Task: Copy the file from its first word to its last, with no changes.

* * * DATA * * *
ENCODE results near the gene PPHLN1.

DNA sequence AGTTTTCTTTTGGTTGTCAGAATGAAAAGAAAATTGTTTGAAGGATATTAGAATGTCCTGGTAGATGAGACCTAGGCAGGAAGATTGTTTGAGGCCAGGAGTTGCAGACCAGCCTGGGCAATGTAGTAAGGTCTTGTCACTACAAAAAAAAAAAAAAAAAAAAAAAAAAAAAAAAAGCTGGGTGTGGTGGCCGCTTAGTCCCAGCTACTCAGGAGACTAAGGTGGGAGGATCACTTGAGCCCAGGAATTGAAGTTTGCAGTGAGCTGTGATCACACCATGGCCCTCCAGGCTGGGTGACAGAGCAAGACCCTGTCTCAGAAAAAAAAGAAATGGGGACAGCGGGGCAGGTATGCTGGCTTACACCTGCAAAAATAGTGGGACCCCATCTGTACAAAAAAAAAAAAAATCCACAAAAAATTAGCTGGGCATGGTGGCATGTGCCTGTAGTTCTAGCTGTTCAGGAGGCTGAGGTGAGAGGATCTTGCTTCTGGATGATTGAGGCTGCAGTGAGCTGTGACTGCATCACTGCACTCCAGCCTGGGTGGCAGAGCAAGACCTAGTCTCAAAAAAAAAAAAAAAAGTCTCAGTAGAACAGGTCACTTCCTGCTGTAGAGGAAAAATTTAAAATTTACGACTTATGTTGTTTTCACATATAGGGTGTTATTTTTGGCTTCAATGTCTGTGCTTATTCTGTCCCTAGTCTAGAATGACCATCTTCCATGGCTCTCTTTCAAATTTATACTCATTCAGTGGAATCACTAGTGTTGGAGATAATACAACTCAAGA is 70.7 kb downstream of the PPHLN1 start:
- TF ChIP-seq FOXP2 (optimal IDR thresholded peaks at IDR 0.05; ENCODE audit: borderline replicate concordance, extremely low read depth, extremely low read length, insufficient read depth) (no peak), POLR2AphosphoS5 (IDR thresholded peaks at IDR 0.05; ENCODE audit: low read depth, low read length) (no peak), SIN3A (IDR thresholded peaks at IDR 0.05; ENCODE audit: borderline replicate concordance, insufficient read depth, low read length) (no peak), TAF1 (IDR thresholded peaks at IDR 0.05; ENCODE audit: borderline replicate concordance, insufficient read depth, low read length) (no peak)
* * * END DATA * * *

ENCODE results near the gene PPHLN1.

DNA sequence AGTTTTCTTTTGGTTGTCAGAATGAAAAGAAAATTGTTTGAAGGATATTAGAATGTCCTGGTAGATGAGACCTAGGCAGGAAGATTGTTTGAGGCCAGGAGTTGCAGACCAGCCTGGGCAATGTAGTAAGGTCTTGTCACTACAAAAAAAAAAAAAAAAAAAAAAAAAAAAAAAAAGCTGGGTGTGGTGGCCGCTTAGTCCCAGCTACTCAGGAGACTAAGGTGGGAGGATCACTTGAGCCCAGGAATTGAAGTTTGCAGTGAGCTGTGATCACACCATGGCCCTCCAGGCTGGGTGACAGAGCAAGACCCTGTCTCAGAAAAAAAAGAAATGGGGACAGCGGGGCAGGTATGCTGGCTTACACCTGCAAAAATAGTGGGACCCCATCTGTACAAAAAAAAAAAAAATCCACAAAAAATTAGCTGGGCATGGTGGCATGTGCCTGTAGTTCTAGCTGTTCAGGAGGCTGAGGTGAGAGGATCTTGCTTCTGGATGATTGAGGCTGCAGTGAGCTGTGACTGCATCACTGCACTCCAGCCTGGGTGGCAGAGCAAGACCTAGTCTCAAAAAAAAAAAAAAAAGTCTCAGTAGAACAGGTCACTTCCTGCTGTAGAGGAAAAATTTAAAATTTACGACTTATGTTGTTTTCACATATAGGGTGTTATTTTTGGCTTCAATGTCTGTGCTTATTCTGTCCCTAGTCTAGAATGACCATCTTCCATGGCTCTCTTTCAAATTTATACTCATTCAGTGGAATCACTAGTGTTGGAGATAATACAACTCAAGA is 70.7 kb downstream of the PPHLN1 start:
- TF ChIP-seq FOXP2 (optimal IDR thresholded peaks at IDR 0.05; ENCODE audit: borderline replicate concordance, extremely low read depth, extremely low read length, insufficient read depth) (no peak), POLR2AphosphoS5 (IDR thresholded peaks at IDR 0.05; ENCODE audit: low read depth, low read length) (no peak), SIN3A (IDR thresholded peaks at IDR 0.05; ENCODE audit: borderline replicate concordance, insufficient read depth, low read length) (no peak), TAF1 (IDR thresholded peaks at IDR 0.05; ENCODE audit: borderline replicate concordance, insufficient read depth, low read length) (no peak)